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Stomatopod eyes: The most complex visual organs on the planet! Why?

Roy L. Caldwell, Ph.D.
University of California, Berkeley

Wednesday, April 18, 2001
3:00 p.m.–Pacific Forum

The Stomatopoda are a small but diverse group of marine predators that have evolved powerful raptorial appendages. In species that I call smashers, the appendage is specialized for breaking apart armored prey. The ability to land crushing blows also provides them with a potent weapon that can be employed for defense and in agonistic encounters. Evolution does not occur in a vacuum and with the rise of the raptorial appendages came changes to almost every aspect of stomatopod biology. Perhaps the most dramatic of these was the development of sophisticated sensory systems to direct the use of these lethal weapons and to provide information about similarly armed opponents.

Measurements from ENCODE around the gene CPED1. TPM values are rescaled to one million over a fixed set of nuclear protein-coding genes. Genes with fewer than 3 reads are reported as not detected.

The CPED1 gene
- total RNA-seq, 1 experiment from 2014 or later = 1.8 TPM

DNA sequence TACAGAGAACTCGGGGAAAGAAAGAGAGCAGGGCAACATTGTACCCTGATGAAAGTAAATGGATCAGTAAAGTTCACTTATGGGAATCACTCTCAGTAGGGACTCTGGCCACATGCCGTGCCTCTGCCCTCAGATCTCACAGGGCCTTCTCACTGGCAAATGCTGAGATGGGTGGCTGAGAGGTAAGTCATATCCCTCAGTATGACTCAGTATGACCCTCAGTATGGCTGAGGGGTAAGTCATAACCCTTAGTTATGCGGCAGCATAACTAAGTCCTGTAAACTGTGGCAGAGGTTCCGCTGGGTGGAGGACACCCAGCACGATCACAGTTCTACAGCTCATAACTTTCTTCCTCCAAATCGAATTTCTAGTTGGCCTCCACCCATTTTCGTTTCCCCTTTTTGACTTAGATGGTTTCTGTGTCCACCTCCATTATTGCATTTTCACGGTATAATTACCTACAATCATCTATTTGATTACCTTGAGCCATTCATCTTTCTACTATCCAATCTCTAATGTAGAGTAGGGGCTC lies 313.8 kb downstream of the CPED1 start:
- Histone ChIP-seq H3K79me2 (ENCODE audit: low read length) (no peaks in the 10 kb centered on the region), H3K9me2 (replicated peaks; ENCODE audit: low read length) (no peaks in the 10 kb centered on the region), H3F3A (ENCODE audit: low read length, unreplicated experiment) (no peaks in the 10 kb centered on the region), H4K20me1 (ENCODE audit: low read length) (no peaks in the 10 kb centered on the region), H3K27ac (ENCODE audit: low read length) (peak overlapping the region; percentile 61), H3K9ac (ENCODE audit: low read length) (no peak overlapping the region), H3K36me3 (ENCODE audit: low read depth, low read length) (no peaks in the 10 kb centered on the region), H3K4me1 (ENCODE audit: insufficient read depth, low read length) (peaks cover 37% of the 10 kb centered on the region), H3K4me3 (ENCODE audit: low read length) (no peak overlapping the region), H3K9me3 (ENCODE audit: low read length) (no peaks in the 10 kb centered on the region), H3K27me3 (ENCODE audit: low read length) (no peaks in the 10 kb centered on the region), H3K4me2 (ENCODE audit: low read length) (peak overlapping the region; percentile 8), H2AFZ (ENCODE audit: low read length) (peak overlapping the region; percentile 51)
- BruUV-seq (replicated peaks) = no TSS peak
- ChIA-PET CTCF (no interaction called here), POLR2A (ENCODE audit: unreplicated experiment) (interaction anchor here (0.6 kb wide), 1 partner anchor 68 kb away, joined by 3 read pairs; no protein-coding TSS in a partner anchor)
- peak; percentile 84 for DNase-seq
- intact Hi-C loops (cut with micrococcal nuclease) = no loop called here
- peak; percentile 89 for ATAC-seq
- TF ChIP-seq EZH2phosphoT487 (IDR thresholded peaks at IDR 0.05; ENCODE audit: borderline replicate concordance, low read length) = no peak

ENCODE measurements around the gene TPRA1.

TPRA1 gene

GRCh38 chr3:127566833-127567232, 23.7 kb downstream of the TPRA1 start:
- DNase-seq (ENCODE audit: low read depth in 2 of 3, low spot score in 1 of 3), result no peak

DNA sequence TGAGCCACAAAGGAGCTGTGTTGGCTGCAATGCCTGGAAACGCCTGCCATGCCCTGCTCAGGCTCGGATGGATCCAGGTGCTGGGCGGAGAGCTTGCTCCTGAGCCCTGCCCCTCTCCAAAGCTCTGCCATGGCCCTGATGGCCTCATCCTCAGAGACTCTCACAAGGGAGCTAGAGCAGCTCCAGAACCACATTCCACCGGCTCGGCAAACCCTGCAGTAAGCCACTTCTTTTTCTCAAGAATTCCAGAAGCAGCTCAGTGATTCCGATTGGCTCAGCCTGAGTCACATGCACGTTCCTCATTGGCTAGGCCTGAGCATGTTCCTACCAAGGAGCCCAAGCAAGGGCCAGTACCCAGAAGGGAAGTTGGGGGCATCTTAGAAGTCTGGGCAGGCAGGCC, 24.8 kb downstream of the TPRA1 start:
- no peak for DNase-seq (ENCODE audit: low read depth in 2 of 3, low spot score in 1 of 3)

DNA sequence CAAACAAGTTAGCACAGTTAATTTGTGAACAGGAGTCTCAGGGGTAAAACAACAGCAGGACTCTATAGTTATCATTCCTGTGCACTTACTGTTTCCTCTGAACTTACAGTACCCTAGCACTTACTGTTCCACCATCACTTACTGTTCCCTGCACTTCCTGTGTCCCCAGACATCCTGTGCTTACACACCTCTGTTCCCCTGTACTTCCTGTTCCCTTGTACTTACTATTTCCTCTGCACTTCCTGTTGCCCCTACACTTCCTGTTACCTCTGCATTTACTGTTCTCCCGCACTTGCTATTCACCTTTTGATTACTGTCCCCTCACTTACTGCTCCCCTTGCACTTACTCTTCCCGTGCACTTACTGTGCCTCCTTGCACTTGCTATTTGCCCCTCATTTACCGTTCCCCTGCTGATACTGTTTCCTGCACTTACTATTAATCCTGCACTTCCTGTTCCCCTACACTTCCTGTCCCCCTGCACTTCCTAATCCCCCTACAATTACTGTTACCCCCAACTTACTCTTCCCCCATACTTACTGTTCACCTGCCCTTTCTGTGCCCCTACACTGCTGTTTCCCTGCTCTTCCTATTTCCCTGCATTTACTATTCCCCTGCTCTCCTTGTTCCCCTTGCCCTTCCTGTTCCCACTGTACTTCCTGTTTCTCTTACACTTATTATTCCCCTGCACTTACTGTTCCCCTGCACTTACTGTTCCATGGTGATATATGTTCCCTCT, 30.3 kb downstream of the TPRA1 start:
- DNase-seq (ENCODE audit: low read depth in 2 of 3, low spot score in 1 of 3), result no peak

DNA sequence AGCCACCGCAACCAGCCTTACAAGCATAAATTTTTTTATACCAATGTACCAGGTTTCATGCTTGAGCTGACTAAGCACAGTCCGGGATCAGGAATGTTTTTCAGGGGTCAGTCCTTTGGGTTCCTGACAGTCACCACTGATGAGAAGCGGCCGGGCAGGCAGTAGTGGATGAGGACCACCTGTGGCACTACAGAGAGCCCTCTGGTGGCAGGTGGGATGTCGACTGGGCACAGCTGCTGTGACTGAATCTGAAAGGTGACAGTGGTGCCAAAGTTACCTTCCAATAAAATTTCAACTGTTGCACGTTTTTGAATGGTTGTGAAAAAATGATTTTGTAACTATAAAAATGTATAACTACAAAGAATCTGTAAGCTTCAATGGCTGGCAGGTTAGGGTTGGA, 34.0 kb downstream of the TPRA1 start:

The eyes of gonodactyloid and lysiosquilloid stomatopods are arguably the most complex visual organs in the animal kingdom. They judge distance based on the shape of the eye and/or orientation of the individual ommatidia. A single species can have up to 16 different visual pigments with peak spectral sensitivities extending from the ultraviolet to the red. These pigments are combined with up to four visual filters that further tune the visual receptors. Furthermore, recent work has shown that the color vision system is developmentally plastic altering spectral sensitivity in response to ambient light conditions. Finally, stomatopods have the ability to distinguish among targets reflecting light of different e-vectors and are among the only animals known to uses displays that involve complex polarized signals.

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